• Communication: Communicate expectations and rules of the game (frequency of instructors'/tutors' participation; expected number of postings from each student during the semester; how participation is rewarded; etc.)
  • Initiate: Initiate a few threads (under the first couple of topics) to start the discussions. Despite all the guidance and communication, most students require further help, encouragement, and pressure. Destructive criticism of early postings will negatively affect participation. Therefore, it is essential that feedback is positive and constructive.

Usage Phase

  • Monitor and control: Monitor participation patterns and any sudden drop in interest. Cut off irrelevant threads with justification. Post participation scores or grades (e.g., list of top 10 contributors based on the quality of contributions made) on a regular basis.
  • Praise and Caution: Commend messages that are interesting and useful for discussion but also send warnings or cautions through direct email to specific students.
  • Anonymous postings: Allow anonymous postings selectively and occasionally (either in the first couple weeks and/or on specific threads—for example to collect feedback).

Conclusion Phase

  • Summarize threads: Close threads with summaries at an appropriate time. Students often complain that they are not certain about the correctness of comments and/or solutions offered by other students. Drafting the summaries could be delegated to student teams, but confirmation and endorsement of their content by the instructor is essential.


Asynchronous discussions supported by IT can play a prominent role in the learning process of students even in large classes. The extended nature of these asynchronous discussions, often lasting several weeks, represents a significant advantage over the more commonly reported face-to-face, synchronous discussion context, where there may be insufficient time to engage students in the various phases of the interaction process, viz.: planning & organization, initiation, usage and conclusion. In particular, we draw attention to the critical importance of meticulous planning/organization, detailed initiation, and constructive concluding. Usage may take up 90 percent of the overall time, but without the critical introductory and concluding stages, there may be little value in the interaction. Our experiences indicate that while a minority of self-motivated students take active advantage of these communication tools throughout a course, the majority tend to be rather passive, using the tools primarily as an online information resource for difficult topics and in the run up to exams. Clearly it is critical that the tools should be adequately prepared in advance, so as to guide students in the right direction and thereby assist in the facilitation of appropriate learning. While active students will always benefit, the passive ones can also be encouraged to participate and take a more active role that their individual profiles might predict, given the inherently "safe" nature of anonymous online communications.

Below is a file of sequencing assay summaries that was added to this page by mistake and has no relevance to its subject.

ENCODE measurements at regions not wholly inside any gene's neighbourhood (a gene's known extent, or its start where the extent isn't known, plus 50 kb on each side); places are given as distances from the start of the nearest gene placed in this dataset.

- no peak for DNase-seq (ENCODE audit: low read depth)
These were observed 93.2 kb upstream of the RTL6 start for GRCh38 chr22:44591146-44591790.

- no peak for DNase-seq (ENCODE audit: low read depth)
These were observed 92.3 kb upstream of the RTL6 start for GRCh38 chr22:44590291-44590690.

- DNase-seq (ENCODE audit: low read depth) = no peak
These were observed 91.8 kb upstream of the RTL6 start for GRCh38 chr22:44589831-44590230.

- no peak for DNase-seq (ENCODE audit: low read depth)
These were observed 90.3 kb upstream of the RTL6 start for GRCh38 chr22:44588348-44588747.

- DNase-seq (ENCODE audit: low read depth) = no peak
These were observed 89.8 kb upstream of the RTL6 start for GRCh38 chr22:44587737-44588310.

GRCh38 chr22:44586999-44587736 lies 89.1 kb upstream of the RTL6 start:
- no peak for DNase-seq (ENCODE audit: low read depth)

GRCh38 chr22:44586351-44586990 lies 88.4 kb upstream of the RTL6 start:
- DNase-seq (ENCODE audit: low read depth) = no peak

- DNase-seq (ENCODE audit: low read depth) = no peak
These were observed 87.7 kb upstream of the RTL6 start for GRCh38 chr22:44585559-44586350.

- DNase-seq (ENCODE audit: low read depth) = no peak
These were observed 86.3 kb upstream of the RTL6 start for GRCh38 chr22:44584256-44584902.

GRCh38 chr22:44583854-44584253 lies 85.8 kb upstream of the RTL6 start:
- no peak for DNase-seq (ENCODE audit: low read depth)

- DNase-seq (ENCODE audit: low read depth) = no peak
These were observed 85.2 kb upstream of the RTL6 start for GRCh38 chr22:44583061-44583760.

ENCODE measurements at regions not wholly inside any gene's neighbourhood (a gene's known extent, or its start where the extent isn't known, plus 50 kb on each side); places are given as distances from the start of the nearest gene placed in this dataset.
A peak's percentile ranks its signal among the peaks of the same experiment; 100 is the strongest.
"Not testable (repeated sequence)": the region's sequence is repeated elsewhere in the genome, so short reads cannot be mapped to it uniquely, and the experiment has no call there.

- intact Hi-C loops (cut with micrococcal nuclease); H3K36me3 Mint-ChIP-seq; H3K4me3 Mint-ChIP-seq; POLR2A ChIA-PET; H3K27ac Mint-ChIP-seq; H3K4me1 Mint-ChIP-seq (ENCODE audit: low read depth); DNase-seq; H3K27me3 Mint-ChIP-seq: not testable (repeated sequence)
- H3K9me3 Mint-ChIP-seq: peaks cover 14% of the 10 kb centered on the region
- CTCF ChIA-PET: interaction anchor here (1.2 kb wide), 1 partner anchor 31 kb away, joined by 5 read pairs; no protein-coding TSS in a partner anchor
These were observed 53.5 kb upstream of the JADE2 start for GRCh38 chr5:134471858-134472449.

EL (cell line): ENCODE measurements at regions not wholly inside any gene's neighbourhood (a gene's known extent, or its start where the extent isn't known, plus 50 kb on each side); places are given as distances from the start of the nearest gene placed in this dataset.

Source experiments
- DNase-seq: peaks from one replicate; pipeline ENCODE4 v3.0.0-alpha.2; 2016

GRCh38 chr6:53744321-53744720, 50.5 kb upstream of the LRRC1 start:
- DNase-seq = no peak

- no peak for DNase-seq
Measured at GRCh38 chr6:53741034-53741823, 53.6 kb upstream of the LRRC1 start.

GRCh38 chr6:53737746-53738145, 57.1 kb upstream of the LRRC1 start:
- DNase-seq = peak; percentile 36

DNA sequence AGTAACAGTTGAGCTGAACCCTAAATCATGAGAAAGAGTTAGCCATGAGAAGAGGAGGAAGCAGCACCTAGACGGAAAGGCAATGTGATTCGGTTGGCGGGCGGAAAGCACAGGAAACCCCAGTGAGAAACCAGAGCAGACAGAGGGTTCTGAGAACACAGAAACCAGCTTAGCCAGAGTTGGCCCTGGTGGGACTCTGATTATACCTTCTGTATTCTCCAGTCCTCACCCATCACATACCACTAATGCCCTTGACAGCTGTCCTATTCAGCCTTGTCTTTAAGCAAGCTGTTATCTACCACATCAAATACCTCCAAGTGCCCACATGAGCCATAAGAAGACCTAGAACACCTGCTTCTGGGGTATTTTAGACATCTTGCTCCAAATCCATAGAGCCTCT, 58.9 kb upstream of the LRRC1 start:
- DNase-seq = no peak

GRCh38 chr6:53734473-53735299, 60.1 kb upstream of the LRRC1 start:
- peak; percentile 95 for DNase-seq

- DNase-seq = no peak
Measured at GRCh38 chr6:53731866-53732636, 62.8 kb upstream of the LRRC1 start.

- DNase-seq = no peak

The issue of culture is one that must also be considered in the deployment of these tools. As alluded to in the introduction, it is often difficult to get all students to participate actively, but this may be particularly a problem in contexts where students are using a second (or third) language, or where the culture of the local education system has discouraged student participation in the past (see [4] for a discussion of asynchronous interaction across cultures). Tools that promote simple idea generation are likely to be easier to implement in these contexts, but students who are naturally more vocal and willing to express their ideas may also reap significant benefits from participation with tools that require more critical thinking. This is as much an issue of available time, since students who are relatively slow to express their ideas may not have sufficient time in a synchronous, 50-minutes session to gain significant benefits, particularly if a variety of tools are to be used, each of which needs familiarization and competence development before successful usage can be achieved. In this respect, as noted earlier, the unrestricted nature of asynchronous communication contexts offers many benefits. The role of the instructor or facilitator will also change in different cultures, for example with respect to the cutting off of streams that run at a tangent to the topic of the class, and dealing with flaming or abusive contributions. Certainly sensitive facilitation is essential and facilitators may like to adjust the level of structure that they provide to students—depending for example on the degree of experience with either using the tool or discussing the topic (see [5]).

Overall, asynchronous communication tools have much to offer the learning process, not only inside but also outside the traditional classroom context. We commend them with the caveat that they need to be applied in a culturally and contextually sensitive fashion. The role of the facilitator is very much akin to that of a master craftsman—we all have to start somewhere, but experience will surely develop over time.


1. Benbunan-Fich, R. Improving Education and Training with IT. Commun. ACM 46, 6 (June 2002), 94-99.

2. Roxanne Hiltz, S. and Turoff, M. What makes Learning Networks Effective? Commun. ACM 45, 4 (April 2002), 56-59.

3. Davison, R.M. and Briggs, R.O. GSS for Presentation Support. Commun. ACM 43, 9 (Sept 2000), 91-97.

4. Vogel, D.R., Davison, R.M. and Shroff, R.H. (2001) Sociocultural Learning: A Perspective on GSS-Enabled Global Education, Commun. AIS, 7, 9, 1-41.

5. Khalifa, M.K., Kwok, R.C.W. and Davison, R.M. The Effects of Process and Content Facilitation Restrictiveness on GSS-mediated Collaborative Learning, forthcoming, Group Decision & Negotiation.